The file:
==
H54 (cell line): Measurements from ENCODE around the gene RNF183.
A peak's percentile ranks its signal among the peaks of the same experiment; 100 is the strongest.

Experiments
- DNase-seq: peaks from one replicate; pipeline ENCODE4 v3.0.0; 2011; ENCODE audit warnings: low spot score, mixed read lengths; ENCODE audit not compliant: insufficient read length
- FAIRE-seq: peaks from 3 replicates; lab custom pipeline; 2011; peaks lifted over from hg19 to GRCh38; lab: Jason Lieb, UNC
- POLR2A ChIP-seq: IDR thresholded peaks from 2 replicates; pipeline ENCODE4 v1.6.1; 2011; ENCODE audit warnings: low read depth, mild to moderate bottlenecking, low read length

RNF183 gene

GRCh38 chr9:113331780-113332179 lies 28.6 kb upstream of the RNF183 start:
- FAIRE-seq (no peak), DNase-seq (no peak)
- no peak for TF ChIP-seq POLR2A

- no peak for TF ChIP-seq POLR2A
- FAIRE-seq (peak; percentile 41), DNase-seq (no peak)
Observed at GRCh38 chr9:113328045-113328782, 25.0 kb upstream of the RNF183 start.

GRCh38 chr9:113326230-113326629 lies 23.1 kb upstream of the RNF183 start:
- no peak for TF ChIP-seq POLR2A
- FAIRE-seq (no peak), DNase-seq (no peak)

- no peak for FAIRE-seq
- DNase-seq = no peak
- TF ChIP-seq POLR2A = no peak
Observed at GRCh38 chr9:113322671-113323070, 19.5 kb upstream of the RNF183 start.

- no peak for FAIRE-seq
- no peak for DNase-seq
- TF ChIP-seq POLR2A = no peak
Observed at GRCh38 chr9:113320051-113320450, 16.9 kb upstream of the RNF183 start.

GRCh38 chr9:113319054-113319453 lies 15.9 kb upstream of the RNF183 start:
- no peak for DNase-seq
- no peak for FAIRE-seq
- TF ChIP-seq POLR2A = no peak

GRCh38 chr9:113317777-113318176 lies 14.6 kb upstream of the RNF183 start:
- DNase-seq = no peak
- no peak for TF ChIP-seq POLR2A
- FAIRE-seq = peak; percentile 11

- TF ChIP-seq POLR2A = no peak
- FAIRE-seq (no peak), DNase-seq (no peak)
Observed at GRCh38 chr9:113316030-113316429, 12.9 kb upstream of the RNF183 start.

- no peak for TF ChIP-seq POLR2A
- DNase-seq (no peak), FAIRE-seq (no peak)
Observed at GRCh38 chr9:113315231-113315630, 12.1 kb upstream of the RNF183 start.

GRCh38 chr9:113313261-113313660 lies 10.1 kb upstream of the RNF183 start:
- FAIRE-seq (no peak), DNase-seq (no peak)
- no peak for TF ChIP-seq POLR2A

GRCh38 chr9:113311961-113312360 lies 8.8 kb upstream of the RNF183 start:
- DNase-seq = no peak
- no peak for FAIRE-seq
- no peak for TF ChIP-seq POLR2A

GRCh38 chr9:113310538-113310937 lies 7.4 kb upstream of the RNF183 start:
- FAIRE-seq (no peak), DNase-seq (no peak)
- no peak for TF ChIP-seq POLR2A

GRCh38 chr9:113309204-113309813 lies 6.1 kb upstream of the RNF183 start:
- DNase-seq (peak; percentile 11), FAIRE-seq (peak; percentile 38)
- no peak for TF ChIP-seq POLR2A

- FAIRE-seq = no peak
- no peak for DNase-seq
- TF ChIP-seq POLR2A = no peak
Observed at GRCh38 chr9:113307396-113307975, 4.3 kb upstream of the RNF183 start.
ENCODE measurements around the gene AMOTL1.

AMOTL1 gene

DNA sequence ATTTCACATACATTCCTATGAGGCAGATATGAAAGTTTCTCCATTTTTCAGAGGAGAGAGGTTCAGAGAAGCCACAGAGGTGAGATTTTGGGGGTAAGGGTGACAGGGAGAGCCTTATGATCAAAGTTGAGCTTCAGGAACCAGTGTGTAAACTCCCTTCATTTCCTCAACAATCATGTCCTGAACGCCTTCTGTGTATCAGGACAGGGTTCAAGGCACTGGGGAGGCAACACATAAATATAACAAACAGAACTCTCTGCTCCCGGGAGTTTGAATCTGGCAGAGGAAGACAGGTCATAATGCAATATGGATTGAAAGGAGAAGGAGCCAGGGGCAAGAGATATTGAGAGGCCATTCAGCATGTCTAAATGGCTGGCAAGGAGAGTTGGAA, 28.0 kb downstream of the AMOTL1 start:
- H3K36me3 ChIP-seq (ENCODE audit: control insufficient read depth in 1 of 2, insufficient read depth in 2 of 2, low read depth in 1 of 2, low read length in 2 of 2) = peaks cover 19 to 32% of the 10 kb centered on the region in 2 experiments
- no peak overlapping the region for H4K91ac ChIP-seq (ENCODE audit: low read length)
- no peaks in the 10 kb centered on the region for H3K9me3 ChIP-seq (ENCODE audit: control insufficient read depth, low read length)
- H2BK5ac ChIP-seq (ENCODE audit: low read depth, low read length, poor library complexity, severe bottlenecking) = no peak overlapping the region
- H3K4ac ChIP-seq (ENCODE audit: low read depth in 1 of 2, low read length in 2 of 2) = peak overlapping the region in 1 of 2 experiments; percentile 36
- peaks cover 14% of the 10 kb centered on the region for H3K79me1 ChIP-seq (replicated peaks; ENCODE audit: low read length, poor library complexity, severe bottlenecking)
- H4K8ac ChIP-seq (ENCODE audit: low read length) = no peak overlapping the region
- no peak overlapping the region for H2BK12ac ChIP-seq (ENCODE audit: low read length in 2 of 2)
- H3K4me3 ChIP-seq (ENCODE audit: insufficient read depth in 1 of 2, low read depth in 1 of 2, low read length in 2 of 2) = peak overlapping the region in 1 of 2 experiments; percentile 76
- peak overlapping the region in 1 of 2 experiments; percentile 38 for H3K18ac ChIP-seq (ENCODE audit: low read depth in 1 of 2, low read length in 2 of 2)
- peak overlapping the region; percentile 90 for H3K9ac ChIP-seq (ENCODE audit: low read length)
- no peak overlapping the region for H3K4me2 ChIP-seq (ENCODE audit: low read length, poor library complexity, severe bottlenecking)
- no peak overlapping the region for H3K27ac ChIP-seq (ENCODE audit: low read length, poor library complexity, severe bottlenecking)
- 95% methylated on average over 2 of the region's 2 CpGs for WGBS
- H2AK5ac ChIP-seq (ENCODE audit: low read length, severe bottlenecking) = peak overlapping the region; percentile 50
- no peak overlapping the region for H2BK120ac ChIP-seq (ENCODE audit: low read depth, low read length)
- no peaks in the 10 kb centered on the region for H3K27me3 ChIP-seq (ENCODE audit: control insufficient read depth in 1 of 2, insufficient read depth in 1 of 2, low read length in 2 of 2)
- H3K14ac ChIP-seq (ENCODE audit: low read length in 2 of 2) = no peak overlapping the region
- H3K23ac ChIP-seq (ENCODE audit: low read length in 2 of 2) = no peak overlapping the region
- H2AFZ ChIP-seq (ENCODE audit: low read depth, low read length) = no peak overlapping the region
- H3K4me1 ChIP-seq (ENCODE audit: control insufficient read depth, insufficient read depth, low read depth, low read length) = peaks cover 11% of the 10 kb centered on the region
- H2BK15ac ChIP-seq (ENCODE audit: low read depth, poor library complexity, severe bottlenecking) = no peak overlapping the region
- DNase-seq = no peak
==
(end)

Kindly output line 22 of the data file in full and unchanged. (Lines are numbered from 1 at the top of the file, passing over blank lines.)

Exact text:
- no peak for DNase-seq